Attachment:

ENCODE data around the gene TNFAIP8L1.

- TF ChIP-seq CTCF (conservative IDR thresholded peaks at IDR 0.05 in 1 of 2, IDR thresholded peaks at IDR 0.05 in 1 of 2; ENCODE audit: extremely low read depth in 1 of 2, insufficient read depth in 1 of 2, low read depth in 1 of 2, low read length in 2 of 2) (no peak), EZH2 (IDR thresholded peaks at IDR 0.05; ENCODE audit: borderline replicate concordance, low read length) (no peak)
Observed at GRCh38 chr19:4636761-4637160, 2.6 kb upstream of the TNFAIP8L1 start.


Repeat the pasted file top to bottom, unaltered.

ENCODE data around the gene TNFAIP8L1.

- TF ChIP-seq CTCF (conservative IDR thresholded peaks at IDR 0.05 in 1 of 2, IDR thresholded peaks at IDR 0.05 in 1 of 2; ENCODE audit: extremely low read depth in 1 of 2, insufficient read depth in 1 of 2, low read depth in 1 of 2, low read length in 2 of 2) (no peak), EZH2 (IDR thresholded peaks at IDR 0.05; ENCODE audit: borderline replicate concordance, low read length) (no peak)
Observed at GRCh38 chr19:4636761-4637160, 2.6 kb upstream of the TNFAIP8L1 start.